October 14, 2004 in City

Fire considered just bad luck

By The Spokesman-Review
 
Rajah Bose photo

Firefighters remove a fan from the Avalon Care Center, formerly Palouse Hills Nursing center, in Pullman on Wednesday morning after a fire was extinguished. The fire is the second at the center this week.
(Full-size photo)

PULLMAN – A second fire in three days at a nursing home may be just bad luck, say police and fire officials.

About 7:30 a.m. Wednesday, firefighters were called to the Avalon Care Center in northern Pullman, where a small blaze had been sparked in a resident’s room. According to Capt. Eric Reiber, the fire was out within a few minutes and the resident was unharmed.

Fire officials say Wednesday’s fire was almost certainly not arson. It was started on a furniture stand with combustible material that had been left near a baseboard wall heater.

Just a few days earlier, local officers responded to a suspected arson in an office at the facility. Early the next morning, they were called to what became an 11-hour standoff with a care center employee threatening to take his own life.

The first fire, which was started in a trash can at about 9:30 p.m. Sunday, was quickly extinguished by the center’s sprinklers. On Monday, officers were questioning employees when registered nurse Wayne E. Ketchum was discovered holed up in his truck in a small parking lot behind the center’s kitchen wing. He told police he had two guns and had no intentions of harming anyone but himself. The standoff ended peacefully at 1 p.m. Monday when negotiators convinced Ketchum, 56, to surrender.

Ketchum, an Idaho resident, was booked into the Whitman County Jail on suspicion of first-degree arson and second-degree malicious mischief. He is scheduled to be arraigned Friday.

Avalon Vice President Faye Lincoln said that all the sprinklers and alarms at the center worked as they should Wednesday, just as they did Sunday. This time because the fire was in a room, the residents were moved for their safety, she said.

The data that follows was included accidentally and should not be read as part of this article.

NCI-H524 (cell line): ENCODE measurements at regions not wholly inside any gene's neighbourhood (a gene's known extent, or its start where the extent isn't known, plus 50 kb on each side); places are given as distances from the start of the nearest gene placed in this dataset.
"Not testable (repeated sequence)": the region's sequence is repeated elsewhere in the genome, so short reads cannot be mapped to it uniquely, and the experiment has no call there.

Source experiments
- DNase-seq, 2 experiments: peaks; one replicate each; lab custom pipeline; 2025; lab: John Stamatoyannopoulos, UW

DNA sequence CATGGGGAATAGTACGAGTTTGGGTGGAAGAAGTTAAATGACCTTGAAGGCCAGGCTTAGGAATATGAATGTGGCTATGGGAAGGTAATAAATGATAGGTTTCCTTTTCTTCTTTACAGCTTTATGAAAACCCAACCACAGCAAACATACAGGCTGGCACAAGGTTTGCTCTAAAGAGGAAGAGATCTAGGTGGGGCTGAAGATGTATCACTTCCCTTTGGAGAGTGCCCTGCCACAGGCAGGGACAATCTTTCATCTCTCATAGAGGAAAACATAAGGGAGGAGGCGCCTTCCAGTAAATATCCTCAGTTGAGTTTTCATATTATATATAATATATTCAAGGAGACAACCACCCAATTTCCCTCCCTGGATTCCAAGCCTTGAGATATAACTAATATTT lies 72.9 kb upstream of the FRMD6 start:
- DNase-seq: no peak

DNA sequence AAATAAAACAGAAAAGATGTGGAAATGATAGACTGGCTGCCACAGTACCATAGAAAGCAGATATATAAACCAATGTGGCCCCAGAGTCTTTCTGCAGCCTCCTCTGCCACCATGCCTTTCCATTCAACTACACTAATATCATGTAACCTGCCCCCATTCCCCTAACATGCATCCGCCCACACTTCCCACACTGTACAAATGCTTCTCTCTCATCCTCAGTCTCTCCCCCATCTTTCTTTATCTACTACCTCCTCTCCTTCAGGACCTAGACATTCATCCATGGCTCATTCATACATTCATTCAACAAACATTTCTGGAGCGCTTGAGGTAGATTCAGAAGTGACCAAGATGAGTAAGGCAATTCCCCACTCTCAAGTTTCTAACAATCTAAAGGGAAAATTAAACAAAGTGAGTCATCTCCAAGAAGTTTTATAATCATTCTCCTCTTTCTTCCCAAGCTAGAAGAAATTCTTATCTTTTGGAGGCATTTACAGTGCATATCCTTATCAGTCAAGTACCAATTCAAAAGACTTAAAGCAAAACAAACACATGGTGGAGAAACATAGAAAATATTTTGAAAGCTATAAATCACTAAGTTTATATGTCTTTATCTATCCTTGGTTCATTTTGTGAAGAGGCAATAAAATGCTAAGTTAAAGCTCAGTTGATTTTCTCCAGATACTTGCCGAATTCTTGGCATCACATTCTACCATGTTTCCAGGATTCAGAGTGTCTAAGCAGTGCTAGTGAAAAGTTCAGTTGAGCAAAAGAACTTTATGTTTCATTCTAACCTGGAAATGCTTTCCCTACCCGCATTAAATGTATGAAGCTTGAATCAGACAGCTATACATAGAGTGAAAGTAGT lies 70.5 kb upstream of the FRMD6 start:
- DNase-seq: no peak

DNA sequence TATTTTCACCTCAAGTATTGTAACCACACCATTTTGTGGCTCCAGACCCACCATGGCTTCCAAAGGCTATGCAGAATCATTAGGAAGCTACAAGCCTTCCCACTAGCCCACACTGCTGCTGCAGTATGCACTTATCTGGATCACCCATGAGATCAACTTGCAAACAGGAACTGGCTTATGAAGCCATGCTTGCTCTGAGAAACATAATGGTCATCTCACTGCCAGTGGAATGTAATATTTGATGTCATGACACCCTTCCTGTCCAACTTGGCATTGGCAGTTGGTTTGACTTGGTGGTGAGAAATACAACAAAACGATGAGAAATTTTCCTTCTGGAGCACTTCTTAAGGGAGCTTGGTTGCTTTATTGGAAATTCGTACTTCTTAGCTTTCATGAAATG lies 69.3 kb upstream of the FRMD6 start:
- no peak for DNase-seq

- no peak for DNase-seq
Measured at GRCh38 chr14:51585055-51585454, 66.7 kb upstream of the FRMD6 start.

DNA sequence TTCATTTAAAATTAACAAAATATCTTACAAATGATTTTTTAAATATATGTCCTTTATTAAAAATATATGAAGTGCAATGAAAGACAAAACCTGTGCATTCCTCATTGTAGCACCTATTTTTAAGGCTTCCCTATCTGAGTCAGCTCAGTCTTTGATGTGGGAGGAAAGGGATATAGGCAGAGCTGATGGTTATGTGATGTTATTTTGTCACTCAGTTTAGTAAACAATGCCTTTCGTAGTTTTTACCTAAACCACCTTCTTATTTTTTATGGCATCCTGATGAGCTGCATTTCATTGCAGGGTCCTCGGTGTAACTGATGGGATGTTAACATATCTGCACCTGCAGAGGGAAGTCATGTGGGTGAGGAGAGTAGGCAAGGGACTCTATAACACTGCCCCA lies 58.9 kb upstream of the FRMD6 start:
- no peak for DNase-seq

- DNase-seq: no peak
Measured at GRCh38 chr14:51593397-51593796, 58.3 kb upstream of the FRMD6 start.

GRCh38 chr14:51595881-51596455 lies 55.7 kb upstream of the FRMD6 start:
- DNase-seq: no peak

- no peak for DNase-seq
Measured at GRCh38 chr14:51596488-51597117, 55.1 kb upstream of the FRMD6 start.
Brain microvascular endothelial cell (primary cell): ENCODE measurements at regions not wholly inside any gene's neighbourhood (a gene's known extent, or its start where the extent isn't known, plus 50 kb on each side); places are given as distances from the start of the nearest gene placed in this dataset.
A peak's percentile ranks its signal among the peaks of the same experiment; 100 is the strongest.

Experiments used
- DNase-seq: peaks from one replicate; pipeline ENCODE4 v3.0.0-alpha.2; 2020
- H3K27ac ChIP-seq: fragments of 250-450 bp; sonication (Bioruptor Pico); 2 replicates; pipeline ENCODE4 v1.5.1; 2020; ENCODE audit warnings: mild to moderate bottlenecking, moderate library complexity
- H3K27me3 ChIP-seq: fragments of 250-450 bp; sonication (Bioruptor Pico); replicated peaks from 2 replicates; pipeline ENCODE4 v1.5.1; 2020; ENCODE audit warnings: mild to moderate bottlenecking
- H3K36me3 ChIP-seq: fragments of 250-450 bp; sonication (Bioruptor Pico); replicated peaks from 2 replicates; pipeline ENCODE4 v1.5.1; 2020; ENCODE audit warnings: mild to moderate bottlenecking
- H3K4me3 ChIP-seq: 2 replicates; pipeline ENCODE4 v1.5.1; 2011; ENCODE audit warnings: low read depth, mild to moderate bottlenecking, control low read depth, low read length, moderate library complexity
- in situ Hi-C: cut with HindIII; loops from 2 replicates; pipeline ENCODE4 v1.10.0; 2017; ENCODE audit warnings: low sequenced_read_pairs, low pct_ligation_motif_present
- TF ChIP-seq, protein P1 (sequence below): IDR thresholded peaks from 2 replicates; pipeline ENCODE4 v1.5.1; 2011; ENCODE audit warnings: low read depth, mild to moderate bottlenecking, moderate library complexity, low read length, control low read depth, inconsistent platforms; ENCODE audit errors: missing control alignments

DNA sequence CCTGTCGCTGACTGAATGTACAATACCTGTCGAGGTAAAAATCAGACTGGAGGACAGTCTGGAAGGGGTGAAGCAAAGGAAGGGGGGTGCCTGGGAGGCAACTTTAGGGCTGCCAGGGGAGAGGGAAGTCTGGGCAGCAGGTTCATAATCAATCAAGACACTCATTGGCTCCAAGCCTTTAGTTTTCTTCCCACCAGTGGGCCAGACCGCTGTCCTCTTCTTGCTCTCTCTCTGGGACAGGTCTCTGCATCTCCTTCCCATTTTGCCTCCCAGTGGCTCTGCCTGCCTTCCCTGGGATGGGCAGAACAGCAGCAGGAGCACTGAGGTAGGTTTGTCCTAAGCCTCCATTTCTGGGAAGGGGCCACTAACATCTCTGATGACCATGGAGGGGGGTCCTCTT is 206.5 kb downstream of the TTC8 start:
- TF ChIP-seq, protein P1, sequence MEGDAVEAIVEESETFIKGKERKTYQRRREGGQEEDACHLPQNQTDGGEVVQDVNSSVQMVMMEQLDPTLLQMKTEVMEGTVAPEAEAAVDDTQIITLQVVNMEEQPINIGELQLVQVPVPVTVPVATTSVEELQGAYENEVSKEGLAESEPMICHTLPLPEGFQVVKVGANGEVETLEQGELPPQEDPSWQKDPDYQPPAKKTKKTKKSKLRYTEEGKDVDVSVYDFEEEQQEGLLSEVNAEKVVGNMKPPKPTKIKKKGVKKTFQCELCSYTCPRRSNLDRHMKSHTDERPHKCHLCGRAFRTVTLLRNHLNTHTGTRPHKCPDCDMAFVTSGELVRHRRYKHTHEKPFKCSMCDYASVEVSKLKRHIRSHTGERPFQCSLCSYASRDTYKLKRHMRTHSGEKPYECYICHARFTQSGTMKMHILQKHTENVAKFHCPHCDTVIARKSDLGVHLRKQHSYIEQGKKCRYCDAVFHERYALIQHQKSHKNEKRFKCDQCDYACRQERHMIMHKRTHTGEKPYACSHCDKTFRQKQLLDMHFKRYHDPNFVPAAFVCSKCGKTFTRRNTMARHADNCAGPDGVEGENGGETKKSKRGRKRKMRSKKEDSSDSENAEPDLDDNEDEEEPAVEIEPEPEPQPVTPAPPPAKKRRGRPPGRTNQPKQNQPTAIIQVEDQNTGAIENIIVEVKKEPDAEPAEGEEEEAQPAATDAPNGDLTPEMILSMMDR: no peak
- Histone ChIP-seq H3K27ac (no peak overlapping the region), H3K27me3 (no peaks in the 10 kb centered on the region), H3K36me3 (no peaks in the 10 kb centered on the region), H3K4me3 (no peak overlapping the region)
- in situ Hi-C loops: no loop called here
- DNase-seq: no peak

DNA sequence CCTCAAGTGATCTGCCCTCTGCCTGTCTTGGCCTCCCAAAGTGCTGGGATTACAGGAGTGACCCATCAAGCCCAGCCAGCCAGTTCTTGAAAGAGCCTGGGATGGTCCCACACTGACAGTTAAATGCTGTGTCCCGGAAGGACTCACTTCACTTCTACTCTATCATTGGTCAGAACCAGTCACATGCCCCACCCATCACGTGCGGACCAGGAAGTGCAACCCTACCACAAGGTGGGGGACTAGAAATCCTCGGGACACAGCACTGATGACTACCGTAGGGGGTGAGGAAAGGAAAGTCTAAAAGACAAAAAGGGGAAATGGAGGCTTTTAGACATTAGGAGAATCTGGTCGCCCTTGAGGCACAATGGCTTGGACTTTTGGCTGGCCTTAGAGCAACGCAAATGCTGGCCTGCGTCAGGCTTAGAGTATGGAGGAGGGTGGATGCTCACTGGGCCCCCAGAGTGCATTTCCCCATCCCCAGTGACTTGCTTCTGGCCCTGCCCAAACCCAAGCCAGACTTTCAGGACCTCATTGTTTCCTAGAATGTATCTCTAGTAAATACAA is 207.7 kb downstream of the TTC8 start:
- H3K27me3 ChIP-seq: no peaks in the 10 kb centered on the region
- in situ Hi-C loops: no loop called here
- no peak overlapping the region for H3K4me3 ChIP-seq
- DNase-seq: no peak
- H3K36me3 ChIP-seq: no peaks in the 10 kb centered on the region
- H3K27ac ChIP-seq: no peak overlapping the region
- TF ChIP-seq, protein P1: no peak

She also echoed the police in saying that a second fire happening the same week was coincidence. “It does happen,” she said. “The most important thing is that everybody is safe.”

Avalon Care Center, which was formerly the Palouse Hills Nursing Home, is a 40-bed licensed long-term care facility with about 20 residents. The facility is a subsidiary of Avalon Health Care, a corporation headquartered in Salt Lake City. The company has eight residential care facilities in Washington. The Avalon center in Pullman has a new director, Mark Michaels, who has been on the job for just a few weeks.

The Washington State Department of Social and Health Services has already opened an investigation into the incidents at the center Sunday and Monday, and is planning on opening another investigation into the fire Wednesday, said Shirlee Steiner, DSHS’s Spokane-based regional administrator for residential care services.

In 2003, shortly after Avalon took ownership, the facility was fully inspected by DSHS and received 19 citations for problems. Only two problems were cited as causing harm to patients. In one case patients weren’t getting proper care for bladder infections and/or edema. In the other, patients with eating and ambulation problems didn’t get their food and movement needs met. The most recent complaint at the facility was filed in March of this year and resulted in two citations, both regarding quality of care, but neither of which included harm to the patients.

This week’s incidents will prompt further examinations of the facility to ensure residents’ safety and health, said Steiner.

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